CWU mathematics professor featured on Scientific American podcast

  • November 27, 2023
  • Rune Torgersen

Stuart Boersma first heard about Elizebeth Smith Friedman at a conference a few years ago, which surprised him, because he’d been interested in cryptology for most of his career.

Boersma, a professor of mathematics at Central Washington University, was taken aback that he’d never learned about the first American to break the codes produced by the German Enigma machine during World War II. That led him to start researching Friedman’s work.

“There have been a couple of biographies about her since then, but nothing that was written by someone who understood the intricacies of the ciphers and cryptology she was working with,” Boersma said. “I wanted to know more about that, so I spent a year getting my hands on as many examples of her work as I could, and tried to tell her story from a mathematician’s perspective.”

After he published his research last summer, he was asked to contribute to Scientific American’s podcast, “The Lost Women of Science.” The publication was interested in his expertise on Friedman’s life, as well as the cultural factors that may have prevented her story from becoming more widely known in the aftermath of the war.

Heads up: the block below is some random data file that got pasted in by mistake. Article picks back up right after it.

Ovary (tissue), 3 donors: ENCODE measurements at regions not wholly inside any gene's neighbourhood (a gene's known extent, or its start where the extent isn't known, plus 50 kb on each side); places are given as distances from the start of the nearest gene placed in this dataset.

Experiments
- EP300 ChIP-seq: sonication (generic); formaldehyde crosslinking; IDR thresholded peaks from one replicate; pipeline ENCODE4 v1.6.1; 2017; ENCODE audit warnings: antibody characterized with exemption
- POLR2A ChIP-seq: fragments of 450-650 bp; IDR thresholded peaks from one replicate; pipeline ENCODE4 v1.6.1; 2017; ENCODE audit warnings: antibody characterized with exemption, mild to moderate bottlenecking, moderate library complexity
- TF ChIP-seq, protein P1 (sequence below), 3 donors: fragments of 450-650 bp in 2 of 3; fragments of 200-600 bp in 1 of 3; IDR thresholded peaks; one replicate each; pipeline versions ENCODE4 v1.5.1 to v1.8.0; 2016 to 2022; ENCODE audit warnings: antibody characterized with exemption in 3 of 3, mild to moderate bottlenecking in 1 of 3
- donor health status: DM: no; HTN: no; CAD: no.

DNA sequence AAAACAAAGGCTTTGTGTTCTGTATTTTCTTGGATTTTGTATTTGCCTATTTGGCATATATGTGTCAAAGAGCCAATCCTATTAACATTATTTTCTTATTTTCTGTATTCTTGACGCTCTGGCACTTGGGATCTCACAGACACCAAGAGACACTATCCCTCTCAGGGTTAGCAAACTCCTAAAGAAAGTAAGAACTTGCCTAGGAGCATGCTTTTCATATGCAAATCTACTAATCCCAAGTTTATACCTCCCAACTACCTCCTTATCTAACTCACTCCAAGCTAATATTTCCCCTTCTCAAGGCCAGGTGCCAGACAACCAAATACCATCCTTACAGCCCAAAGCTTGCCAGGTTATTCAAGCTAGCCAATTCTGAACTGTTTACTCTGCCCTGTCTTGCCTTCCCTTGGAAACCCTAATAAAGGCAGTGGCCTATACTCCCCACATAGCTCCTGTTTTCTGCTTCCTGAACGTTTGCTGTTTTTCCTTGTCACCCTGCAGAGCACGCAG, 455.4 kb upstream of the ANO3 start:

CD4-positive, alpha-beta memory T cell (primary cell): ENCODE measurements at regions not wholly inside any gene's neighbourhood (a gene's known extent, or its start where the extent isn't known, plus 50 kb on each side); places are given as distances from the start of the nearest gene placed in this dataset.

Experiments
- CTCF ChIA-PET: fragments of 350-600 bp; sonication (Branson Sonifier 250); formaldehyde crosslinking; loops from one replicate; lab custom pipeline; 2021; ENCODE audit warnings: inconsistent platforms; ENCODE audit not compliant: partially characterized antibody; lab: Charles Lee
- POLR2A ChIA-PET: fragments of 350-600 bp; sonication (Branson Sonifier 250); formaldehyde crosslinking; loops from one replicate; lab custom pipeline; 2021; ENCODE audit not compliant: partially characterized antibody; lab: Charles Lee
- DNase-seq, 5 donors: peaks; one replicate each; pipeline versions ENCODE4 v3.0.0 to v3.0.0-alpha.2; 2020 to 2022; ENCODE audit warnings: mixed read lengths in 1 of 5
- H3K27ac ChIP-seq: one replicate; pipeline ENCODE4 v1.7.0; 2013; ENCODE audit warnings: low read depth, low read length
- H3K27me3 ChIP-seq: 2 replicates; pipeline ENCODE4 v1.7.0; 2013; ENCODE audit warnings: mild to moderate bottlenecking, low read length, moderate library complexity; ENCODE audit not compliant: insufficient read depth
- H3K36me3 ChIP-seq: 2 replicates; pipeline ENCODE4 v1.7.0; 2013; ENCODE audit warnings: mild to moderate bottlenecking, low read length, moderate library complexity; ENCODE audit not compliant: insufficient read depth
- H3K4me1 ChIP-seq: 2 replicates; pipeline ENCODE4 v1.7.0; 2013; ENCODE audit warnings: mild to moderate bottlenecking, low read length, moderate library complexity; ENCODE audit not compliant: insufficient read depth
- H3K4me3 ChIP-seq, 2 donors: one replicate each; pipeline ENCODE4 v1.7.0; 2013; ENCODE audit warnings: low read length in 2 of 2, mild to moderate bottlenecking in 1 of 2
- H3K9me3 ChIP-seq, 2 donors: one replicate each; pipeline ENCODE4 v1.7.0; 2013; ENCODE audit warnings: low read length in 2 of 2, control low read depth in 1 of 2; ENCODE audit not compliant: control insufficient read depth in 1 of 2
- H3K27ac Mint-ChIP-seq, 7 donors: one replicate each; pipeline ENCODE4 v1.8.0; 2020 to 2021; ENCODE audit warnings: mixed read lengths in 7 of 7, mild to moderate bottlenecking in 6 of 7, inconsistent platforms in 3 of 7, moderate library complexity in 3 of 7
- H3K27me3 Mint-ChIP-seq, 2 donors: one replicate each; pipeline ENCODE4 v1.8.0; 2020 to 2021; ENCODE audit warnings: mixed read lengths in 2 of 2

“We’re still learning so much about how women contributed to the war effort during World War II,” Boersma said. “That’s partially due to the agreements they had everyone sign, preventing them from talking about their government work, but also partially because of a historic disparity in how the accomplishments of women are celebrated. I think that’s an injustice we’re still working to correct.”

Friedman started her career as a codebreaker for the U.S. Coast Guard during Prohibition, cracking smuggler codes to help the authorities stem the constant import of illegal liquor. Once WWII started, however, the U.S. government employed her to help decipher coded communications between Nazi sympathizers in South America and the U.S.

Germany famously employed the Enigma machine to scramble its communications, rendering them impervious to traditional methods of codebreaking. Friedman was able to use her advanced knowledge in the field to not only decipher the messages but also figure out how the Enigma machine was built, using nothing more than the code intercepted by the government.

Her story is told in the episode "The American Lit Major Who Cracked Nazi Codes," which features Boersma’s voice and research. He said he was excited about the opportunity to share his knowledge with Scientific American’s audience.

“I was just thrilled to be invited on the podcast, and even more so that they ended up using a portion of my audio,” Boersma said. “Anything I can do to help get Elizebeth Smith Friedman’s name out there and get more people curious about her story is well worth doing.”

 

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